Today, the California Supreme Court issued their opinion on the question of standing to appeal the Ninth Circuit Court’s Prop 8 ruling. Judge Walker ruled against Prop 8, and because the California state officials refused to appeal the decision, it appeared as if it was dead. But this is California, where the entire initiative process is quite strange! The US Ninth Circuit sent the question back o the California Supreme, to determine if the citizens who started the initiative had standing to appeal instead of the State officials.I wrote about this yesterday- there were reasons to see that this could go either way. Today’s decision opened the door for the anti-gay citizens to appeal Walker’s decision.

Most discourse surrounding this will focus solely on thee issue of Marriage Equality, as if it were this sterile “concept” that happens devoid of circumstance. But the Prop 8 issue is not devoid of circumstance, it grew within the unique environment of the California state and its initiative system. California as a state is considered both as a bed of progressiveness and also a state of conservatism. Those characteristics coupled with the flow of Mormon money and all the fear mongering which it produced resulted in Prop 8. And any real understanding of the continued process must be done with all of that in mind. The linked post from Box Turtle Bulletin does a pretty good job at that:

Of course in my heart I wanted today’s ruling by the California Supreme Court to go differently than it did. But in my head I had little doubt about the outcome. In ruling that Prop 8 proponents have legal standing to defend their handiwork in court, the court established a precedent that upholds the spirit of California’s system of initiative and referendum. It also, if taken to what I believe should be its logical conclusion, can become a starting point for reforming some of the worst abuses of California’s initiative process by holding proposition supporters accountable for the propositions they’ve foisted on the state.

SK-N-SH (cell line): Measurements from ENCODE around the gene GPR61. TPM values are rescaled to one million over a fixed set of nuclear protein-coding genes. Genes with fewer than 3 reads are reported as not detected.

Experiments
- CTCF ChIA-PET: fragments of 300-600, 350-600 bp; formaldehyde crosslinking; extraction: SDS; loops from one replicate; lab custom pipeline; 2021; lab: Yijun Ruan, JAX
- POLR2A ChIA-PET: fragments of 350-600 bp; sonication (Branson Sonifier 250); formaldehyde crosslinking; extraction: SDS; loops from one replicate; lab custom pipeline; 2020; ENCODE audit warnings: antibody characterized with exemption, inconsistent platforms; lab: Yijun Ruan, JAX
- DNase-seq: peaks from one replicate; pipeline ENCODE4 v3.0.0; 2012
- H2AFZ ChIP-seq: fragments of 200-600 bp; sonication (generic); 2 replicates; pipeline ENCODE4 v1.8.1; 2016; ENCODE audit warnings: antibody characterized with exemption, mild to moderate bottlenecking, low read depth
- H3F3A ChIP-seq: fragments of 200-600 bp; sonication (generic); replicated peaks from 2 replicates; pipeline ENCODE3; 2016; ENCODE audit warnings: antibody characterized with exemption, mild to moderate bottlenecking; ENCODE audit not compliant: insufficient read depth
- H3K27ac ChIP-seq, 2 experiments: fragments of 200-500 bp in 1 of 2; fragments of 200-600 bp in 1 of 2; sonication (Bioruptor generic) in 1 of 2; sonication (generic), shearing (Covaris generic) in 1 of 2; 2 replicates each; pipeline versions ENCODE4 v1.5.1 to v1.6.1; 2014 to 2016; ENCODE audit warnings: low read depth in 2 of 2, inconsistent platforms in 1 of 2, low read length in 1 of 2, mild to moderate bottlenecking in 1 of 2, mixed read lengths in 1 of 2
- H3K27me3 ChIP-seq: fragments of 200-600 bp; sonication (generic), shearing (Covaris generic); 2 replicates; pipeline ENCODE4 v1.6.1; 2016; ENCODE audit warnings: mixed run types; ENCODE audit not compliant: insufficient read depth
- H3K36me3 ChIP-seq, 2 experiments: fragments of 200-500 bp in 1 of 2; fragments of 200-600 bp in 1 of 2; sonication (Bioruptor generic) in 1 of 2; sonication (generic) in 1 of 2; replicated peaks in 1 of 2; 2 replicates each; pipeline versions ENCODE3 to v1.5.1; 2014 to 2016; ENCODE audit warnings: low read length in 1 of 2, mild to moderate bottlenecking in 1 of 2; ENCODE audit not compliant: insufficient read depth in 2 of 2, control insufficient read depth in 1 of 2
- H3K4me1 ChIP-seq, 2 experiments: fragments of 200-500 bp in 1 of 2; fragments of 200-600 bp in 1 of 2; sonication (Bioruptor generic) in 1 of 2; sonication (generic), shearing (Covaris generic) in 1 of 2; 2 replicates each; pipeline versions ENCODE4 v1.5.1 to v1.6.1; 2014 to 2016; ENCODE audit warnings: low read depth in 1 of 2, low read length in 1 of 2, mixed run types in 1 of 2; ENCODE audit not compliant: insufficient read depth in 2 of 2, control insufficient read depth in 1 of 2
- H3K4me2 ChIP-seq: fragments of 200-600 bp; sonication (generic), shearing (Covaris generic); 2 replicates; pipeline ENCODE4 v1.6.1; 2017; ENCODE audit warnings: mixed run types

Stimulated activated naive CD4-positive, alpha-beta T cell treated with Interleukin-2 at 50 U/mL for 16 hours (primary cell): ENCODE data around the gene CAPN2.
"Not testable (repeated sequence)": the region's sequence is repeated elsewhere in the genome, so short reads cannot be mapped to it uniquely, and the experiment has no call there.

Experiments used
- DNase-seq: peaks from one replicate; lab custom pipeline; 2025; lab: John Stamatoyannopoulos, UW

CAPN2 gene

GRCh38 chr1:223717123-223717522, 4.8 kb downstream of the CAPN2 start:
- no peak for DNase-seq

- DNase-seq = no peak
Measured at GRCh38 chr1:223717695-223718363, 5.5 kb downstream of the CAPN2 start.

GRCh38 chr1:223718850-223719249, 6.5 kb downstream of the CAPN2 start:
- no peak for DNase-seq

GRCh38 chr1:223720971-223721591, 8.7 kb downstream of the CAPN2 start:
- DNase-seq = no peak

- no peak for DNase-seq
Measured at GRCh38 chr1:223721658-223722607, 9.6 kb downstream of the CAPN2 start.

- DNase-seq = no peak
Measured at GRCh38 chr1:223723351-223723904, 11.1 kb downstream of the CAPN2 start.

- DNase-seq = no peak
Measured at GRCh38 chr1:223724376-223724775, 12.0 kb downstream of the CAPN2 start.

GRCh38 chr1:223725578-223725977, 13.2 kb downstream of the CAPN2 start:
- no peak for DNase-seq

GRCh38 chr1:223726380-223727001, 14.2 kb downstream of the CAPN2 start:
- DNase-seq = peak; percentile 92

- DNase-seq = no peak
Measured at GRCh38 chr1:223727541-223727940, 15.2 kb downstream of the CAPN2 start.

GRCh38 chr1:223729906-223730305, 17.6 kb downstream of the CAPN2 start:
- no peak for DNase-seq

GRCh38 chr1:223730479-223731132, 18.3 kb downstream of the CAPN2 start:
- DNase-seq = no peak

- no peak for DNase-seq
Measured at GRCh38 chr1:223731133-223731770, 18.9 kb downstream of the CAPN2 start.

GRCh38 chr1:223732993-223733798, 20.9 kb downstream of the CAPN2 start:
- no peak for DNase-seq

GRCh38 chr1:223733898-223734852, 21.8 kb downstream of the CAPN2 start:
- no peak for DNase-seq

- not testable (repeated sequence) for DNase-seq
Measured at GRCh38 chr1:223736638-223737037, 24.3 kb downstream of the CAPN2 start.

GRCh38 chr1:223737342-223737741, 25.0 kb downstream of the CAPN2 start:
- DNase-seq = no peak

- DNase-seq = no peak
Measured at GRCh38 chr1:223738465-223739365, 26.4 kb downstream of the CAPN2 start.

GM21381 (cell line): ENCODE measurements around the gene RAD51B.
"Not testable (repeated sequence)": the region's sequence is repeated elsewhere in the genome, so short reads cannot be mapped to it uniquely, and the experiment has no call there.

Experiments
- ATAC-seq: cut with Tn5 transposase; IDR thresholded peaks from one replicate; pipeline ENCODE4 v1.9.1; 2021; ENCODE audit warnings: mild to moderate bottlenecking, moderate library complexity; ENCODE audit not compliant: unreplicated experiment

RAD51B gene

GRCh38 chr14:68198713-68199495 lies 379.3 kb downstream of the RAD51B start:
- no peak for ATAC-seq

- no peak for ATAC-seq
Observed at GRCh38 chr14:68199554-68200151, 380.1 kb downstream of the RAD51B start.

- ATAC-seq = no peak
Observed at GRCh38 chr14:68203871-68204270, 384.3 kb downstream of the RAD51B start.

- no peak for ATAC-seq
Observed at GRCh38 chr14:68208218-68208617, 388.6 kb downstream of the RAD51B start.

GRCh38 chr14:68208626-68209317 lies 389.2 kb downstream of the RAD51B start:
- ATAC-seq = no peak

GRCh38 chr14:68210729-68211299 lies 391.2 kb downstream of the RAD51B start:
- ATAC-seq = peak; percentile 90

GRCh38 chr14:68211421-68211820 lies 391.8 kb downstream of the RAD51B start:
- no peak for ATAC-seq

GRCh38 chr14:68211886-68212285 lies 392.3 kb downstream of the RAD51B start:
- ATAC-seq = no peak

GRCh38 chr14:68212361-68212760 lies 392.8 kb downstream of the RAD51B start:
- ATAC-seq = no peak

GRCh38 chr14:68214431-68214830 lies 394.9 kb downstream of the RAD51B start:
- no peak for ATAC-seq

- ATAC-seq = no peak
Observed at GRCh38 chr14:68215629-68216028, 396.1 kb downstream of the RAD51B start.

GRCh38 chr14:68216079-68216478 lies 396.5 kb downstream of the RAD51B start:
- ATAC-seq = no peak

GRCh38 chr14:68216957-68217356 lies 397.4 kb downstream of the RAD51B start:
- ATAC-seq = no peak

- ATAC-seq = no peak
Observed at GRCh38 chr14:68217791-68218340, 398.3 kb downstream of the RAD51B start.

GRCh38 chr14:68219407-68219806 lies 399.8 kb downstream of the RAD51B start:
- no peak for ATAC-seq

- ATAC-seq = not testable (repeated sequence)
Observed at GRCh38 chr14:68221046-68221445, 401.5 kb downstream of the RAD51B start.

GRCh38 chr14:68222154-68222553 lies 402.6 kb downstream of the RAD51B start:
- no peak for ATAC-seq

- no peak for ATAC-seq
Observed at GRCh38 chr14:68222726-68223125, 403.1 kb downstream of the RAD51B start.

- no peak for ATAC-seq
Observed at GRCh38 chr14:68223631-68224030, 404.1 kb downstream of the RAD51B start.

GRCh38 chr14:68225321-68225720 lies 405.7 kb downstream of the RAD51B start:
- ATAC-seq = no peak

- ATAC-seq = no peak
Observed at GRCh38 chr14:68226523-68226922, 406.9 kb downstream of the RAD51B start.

While I believe that gay, lesbian, bisexual, trans, and queer people deserve full and unconditional equality, I also accept that such equality is an utter and massive cultural shift from the current socially (and legally) acceptable homophobia. A change in a law will not convert the culture entirely on it’s own. The anti-gay crowd know that they are losing the battle, but it isn’t over yet, and their newest tactic is to paint themselves as the victims. If they can promote the (false) argument, that the LGBTQ community wants to silence everyone else, they have a chance of turning public opinion against us.

I also do not personally believe that Marriage Equality is the moist important issue facing the whole of the LGBTQ community, but it is a perspective of Equality that has moved out into a public conversation more than any other issue. And so, no matter what happens with Marriage Equality, it will either push full equality farther along or hinder our progress on all fronts., so it impacts every single member of the lesbian, gay, bisexual, trans, queer communities.